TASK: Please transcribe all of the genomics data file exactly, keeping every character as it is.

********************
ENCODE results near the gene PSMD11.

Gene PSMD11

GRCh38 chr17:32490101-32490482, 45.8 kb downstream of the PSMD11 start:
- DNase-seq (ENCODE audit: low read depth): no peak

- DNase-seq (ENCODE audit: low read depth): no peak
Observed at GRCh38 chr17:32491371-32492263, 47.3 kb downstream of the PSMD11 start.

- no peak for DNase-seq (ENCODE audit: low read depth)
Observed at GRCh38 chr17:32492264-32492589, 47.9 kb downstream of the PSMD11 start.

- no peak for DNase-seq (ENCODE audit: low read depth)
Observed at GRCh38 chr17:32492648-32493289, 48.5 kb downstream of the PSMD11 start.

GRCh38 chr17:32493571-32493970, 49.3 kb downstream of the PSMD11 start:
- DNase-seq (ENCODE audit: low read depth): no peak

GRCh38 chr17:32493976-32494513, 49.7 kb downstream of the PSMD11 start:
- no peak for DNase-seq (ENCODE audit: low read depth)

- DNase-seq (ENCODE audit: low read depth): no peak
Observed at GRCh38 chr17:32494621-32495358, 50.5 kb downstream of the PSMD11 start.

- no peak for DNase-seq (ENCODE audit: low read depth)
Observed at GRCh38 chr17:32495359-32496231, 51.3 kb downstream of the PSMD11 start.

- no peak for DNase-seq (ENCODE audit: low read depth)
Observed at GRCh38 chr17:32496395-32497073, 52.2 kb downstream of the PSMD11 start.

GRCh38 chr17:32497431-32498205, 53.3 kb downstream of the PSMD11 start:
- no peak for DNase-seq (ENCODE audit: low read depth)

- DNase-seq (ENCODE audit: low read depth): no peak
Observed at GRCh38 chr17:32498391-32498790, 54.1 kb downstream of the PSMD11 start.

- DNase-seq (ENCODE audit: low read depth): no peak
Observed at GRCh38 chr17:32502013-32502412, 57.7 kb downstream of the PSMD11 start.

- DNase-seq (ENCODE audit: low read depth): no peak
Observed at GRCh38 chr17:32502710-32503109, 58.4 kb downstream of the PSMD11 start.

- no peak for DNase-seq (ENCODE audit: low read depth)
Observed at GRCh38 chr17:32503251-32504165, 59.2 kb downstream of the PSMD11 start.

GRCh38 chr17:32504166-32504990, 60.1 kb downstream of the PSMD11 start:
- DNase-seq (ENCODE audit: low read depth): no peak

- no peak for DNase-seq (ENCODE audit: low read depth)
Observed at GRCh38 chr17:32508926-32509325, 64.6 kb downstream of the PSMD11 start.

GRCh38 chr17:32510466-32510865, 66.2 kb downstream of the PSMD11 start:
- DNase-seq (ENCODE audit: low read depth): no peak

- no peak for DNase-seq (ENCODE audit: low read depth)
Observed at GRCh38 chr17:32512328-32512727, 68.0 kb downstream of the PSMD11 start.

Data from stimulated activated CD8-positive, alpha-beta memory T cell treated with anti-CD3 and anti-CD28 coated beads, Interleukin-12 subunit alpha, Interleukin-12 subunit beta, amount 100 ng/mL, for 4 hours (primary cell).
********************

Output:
ENCODE results near the gene PSMD11.

Gene PSMD11

GRCh38 chr17:32490101-32490482, 45.8 kb downstream of the PSMD11 start:
- DNase-seq (ENCODE audit: low read depth): no peak

- DNase-seq (ENCODE audit: low read depth): no peak
Observed at GRCh38 chr17:32491371-32492263, 47.3 kb downstream of the PSMD11 start.

- no peak for DNase-seq (ENCODE audit: low read depth)
Observed at GRCh38 chr17:32492264-32492589, 47.9 kb downstream of the PSMD11 start.

- no peak for DNase-seq (ENCODE audit: low read depth)
Observed at GRCh38 chr17:32492648-32493289, 48.5 kb downstream of the PSMD11 start.

GRCh38 chr17:32493571-32493970, 49.3 kb downstream of the PSMD11 start:
- DNase-seq (ENCODE audit: low read depth): no peak

GRCh38 chr17:32493976-32494513, 49.7 kb downstream of the PSMD11 start:
- no peak for DNase-seq (ENCODE audit: low read depth)

- DNase-seq (ENCODE audit: low read depth): no peak
Observed at GRCh38 chr17:32494621-32495358, 50.5 kb downstream of the PSMD11 start.

- no peak for DNase-seq (ENCODE audit: low read depth)
Observed at GRCh38 chr17:32495359-32496231, 51.3 kb downstream of the PSMD11 start.

- no peak for DNase-seq (ENCODE audit: low read depth)
Observed at GRCh38 chr17:32496395-32497073, 52.2 kb downstream of the PSMD11 start.

GRCh38 chr17:32497431-32498205, 53.3 kb downstream of the PSMD11 start:
- no peak for DNase-seq (ENCODE audit: low read depth)

- DNase-seq (ENCODE audit: low read depth): no peak
Observed at GRCh38 chr17:32498391-32498790, 54.1 kb downstream of the PSMD11 start.

- DNase-seq (ENCODE audit: low read depth): no peak
Observed at GRCh38 chr17:32502013-32502412, 57.7 kb downstream of the PSMD11 start.

- DNase-seq (ENCODE audit: low read depth): no peak
Observed at GRCh38 chr17:32502710-32503109, 58.4 kb downstream of the PSMD11 start.

- no peak for DNase-seq (ENCODE audit: low read depth)
Observed at GRCh38 chr17:32503251-32504165, 59.2 kb downstream of the PSMD11 start.

GRCh38 chr17:32504166-32504990, 60.1 kb downstream of the PSMD11 start:
- DNase-seq (ENCODE audit: low read depth): no peak

- no peak for DNase-seq (ENCODE audit: low read depth)
Observed at GRCh38 chr17:32508926-32509325, 64.6 kb downstream of the PSMD11 start.

GRCh38 chr17:32510466-32510865, 66.2 kb downstream of the PSMD11 start:
- DNase-seq (ENCODE audit: low read depth): no peak

- no peak for DNase-seq (ENCODE audit: low read depth)
Observed at GRCh38 chr17:32512328-32512727, 68.0 kb downstream of the PSMD11 start.

Data from stimulated activated CD8-positive, alpha-beta memory T cell treated with anti-CD3 and anti-CD28 coated beads, Interleukin-12 subunit alpha, Interleukin-12 subunit beta, amount 100 ng/mL, for 4 hours (primary cell).